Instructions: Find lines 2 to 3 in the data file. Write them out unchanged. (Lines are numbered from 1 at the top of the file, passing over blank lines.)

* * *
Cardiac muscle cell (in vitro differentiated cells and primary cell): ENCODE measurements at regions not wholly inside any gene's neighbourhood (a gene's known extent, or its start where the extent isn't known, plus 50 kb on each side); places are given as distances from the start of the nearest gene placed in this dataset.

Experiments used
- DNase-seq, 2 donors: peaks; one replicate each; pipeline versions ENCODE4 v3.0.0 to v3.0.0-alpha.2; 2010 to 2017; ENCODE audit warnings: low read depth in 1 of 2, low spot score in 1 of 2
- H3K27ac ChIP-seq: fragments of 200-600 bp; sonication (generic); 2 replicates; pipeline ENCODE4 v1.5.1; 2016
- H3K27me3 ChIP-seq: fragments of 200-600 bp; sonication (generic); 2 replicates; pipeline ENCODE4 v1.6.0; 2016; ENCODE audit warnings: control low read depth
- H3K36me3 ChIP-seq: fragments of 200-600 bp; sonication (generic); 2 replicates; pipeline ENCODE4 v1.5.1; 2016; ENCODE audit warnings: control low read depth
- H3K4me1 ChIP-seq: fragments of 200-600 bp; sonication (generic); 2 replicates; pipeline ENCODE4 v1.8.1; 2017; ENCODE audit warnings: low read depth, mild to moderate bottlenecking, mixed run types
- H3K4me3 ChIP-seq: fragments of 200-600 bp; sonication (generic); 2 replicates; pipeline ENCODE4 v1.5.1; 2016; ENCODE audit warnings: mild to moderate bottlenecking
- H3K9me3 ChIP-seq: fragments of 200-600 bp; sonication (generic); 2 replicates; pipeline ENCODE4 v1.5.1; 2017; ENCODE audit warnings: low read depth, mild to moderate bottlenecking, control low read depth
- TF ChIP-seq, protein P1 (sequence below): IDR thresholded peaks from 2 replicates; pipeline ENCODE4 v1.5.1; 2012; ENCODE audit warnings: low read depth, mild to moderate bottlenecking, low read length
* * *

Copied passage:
Experiments used
- DNase-seq, 2 donors: peaks; one replicate each; pipeline versions ENCODE4 v3.0.0 to v3.0.0-alpha.2; 2010 to 2017; ENCODE audit warnings: low read depth in 1 of 2, low spot score in 1 of 2